Kirby and the Rainbow Curse Review

Kirby and the Rainbow Curse is a 2D platformer starring Kirby, but with the addition of the player drawing paths to roll him along.

Published: February 19, 2015 10:00 AM /

Reviewed By:

Kirby and the Rainbow Curse Key Art

I am one of the filthiest, dirtiest, crawling through mud console peasants you could ever hope to meet. My glands salivate at the merest thought of my current beau, the Wii U, because Nintendoes do what the other two don't: produce great games. I am a fan of the Kirby games for the Gameboy and have dabbled a little in the home console series, and so I was looking forward to playing Nintendo's latest release Kirby and the Rainbow Curse which came out around a month early for us folks in Japan. Story and plot take a sideline in this title as Nintendo tries to show off what it's good at, creating new and innovative gameplay mechanics.

Kirby and the Rainbow Curse - Gameplay

Unlike other Kirby titles where you control Kirby with his infamous sucking and blowing skills, our pink ball of cute is keeping decidedly tight-lipped as you use rainbow ropes to guide his ever-rolling form around the levels. Is this completely frustrating? Yes, but kind of in a good way. The levels aren't so difficult to navigate, and this complex gameplay element creates the challenge that this game is screaming for.

There are other interesting elements that Nintendo has hesitantly introduced. In several levels, you play as rocket, submarine, or tank Kirby each with their own interesting gameplay styles, and in one level, you control two Kirby's simultaneously in order to make it through.

Kirby and the Rainbow Curse - Amiibo

Nintendo has also integrated Amiibo functionality into the game seamlessly. Using the King Dedede Amiibo increases your health by two points. Kirby allows you to supercharge at any time you like, and Meta Knight adds bonus attack power but with frustrating-to-control consequences. While this could seem similar to titles such as Assassin's Creed Unity's micro-transactions, where you can pay simply to finish the game more quickly, Nintendo has limited the use of each Amiibo to once per day. This means that the player's advantage through purchasing Amiibos is limited, and the perks are simply for those who are already keen Amiibo collectors like myself.

The elephant in the room is obviously the gorgeous claymation art style. Nintendo has been playing with different art styles for a while, and you can see this attempt in Kirby's Epic Yarn. But the use of claymation here sent me straight on the nostalgia train back to Skull Monkeys for the PS1 and was definitely a welcome visual. The music is cute and fun and really suits the title in every way.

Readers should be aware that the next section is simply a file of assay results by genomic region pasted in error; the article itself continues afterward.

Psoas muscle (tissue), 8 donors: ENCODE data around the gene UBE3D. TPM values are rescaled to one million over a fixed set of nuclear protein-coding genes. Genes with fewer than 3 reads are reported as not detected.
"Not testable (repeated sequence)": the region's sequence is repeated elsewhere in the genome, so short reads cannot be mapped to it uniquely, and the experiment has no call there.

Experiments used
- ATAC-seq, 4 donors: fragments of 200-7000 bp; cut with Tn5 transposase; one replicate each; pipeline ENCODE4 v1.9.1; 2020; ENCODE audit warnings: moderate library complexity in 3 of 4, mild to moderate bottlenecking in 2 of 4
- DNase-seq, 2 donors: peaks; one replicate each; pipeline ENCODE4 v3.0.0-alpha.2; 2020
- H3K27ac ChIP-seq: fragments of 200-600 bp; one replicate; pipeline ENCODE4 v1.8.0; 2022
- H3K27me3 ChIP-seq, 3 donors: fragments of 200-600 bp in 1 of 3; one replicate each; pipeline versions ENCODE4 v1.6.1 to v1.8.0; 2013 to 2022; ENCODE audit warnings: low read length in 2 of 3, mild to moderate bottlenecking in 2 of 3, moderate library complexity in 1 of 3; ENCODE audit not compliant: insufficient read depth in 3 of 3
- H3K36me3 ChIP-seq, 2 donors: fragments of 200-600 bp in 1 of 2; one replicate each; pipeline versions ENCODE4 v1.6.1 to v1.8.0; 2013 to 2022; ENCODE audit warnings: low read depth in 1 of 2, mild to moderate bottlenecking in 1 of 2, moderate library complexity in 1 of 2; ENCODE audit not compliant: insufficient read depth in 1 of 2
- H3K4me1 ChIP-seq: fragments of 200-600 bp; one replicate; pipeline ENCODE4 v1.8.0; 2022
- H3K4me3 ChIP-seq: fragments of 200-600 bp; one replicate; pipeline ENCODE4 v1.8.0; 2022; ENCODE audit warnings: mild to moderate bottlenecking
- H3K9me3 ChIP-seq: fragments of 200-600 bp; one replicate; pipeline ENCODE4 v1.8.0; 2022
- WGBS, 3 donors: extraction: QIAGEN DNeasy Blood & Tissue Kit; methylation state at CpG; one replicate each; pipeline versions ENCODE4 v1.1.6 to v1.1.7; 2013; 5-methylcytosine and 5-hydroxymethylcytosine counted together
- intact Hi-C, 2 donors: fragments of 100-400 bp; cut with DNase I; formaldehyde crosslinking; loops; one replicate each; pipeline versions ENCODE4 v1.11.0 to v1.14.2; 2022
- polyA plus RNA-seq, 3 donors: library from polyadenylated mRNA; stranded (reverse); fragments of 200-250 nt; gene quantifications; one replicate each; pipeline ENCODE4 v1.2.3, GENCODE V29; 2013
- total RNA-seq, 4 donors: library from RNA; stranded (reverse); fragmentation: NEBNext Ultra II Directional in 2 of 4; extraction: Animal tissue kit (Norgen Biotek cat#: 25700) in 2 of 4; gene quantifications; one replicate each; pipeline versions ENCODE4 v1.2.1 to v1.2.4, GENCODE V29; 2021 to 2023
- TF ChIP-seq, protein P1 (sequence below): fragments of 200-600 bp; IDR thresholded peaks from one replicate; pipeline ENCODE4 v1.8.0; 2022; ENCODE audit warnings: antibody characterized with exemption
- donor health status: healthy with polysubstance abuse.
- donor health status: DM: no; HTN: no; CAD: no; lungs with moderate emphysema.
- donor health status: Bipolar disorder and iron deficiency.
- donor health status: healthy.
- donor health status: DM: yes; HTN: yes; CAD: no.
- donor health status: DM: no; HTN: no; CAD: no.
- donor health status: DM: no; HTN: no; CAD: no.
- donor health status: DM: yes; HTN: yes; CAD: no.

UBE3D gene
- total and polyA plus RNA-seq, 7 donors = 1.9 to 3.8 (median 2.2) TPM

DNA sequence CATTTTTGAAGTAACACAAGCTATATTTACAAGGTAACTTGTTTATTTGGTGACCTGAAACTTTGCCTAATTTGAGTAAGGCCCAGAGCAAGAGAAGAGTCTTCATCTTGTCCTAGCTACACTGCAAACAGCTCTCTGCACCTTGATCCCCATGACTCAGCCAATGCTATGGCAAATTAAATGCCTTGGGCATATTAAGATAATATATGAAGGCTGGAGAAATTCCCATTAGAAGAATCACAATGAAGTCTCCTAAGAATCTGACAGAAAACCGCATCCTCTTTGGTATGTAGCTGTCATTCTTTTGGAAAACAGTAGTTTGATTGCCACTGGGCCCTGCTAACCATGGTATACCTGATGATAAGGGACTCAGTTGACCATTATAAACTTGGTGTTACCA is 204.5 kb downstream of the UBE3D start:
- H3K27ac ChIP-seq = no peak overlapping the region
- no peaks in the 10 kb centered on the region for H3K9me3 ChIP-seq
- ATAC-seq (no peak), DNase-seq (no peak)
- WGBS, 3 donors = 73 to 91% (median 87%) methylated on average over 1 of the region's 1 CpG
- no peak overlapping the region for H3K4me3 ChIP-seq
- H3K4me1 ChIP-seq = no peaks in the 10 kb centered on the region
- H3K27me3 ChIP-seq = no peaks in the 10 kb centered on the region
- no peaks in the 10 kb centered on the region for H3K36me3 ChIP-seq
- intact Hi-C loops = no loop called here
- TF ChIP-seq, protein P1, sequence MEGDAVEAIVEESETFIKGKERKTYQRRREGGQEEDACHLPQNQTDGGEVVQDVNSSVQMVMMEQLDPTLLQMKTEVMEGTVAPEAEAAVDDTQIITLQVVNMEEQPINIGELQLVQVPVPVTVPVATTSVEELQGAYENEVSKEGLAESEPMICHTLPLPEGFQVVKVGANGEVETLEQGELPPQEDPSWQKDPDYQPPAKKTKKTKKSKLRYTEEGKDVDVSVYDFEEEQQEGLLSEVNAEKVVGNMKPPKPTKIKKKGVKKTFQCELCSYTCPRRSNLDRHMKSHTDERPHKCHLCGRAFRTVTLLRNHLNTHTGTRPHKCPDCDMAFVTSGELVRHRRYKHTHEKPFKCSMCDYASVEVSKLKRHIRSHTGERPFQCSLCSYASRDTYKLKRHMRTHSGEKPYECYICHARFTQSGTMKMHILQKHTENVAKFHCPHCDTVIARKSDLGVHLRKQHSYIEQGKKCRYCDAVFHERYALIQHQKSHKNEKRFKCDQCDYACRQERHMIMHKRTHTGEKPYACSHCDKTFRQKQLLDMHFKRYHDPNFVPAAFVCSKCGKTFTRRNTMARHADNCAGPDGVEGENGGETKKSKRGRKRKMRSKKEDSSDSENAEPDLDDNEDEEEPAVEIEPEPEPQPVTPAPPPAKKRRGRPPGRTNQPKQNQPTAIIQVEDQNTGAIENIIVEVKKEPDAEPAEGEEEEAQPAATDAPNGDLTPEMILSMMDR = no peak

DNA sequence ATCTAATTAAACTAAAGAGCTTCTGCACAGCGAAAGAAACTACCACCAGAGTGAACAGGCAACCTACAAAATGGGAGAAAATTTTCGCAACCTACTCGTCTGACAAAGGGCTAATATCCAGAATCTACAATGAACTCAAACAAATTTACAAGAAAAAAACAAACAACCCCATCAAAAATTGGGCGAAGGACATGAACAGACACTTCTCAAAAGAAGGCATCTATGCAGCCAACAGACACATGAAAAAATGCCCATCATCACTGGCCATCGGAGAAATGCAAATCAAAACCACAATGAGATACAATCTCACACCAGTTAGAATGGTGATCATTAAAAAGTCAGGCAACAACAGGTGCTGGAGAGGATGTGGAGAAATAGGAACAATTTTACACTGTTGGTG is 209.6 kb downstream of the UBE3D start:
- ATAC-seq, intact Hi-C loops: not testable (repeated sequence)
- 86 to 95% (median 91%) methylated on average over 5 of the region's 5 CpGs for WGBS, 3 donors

Kirby and the Rainbow Curse - a Bit of a Let-Down

Despite all these positives, the title did let me down somewhat. With just 28 playable levels, it is disappointingly short (around 4-5 hours) and seems more appropriate for an indie than a AAA game. Collectors will find several more hours available to them through unlocking chests, figures, Kirby art, and challenge modes, but simple players, such as myself, will feel a bit disappointed. In Japan, it's only a $30 title, and for that, I feel I got my money's worth. However, buyers in more expensive locations might want to wait until there's a sale.

Another thing that Nintendoes is amazing local multiplayer. While the player using Kirby is restricted to the gamepad to draw the rainbow ropes and tap to roll faster, other players can use Wii motes and buttons to control their characters. While this is a big plus in terms of social gaming, being forced to play single-player leaves you at a huge disadvantage. Here your second player can use their expendable lives to clear the path for the less dispensable Kirby.  At times without my second player though, I think I would have become so frustrated the gamepad would have met with an accident.

The Verdict

In conclusion, this is a great title with new and unusual gameplay mechanics which really play to Nintendo's strength in innovation. I enjoyed my time with Kirby, though I think significantly more because I had someone to play with and wished that we could have had a little longer together. It's certainly worth the $30 I paid for it but when comparing it to Captain Toad: Treasure Tracker a game at a similar price point, I would have to recommend the latter.

TechRaptor reviewed Kirby and the Rainbow Curse on Wii U with a copy purchased by the reviewer. It is also available on PS3, Xbox 360, and PS Vita. This review was originally published on 01-02-2015. While care has been taken to update the piece to reflect our modern style guidelines, some of the information may be out of date. We've left pieces like this as they were to reflect the original authors' opinions and for historical context.

Review Summary

Innovative gameplay, but too short and not enough story for me to give a better score. (Review Policy)

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| Former Staff Writer

Georgina is a former writer for TechRaptor, you can find her on Twitter!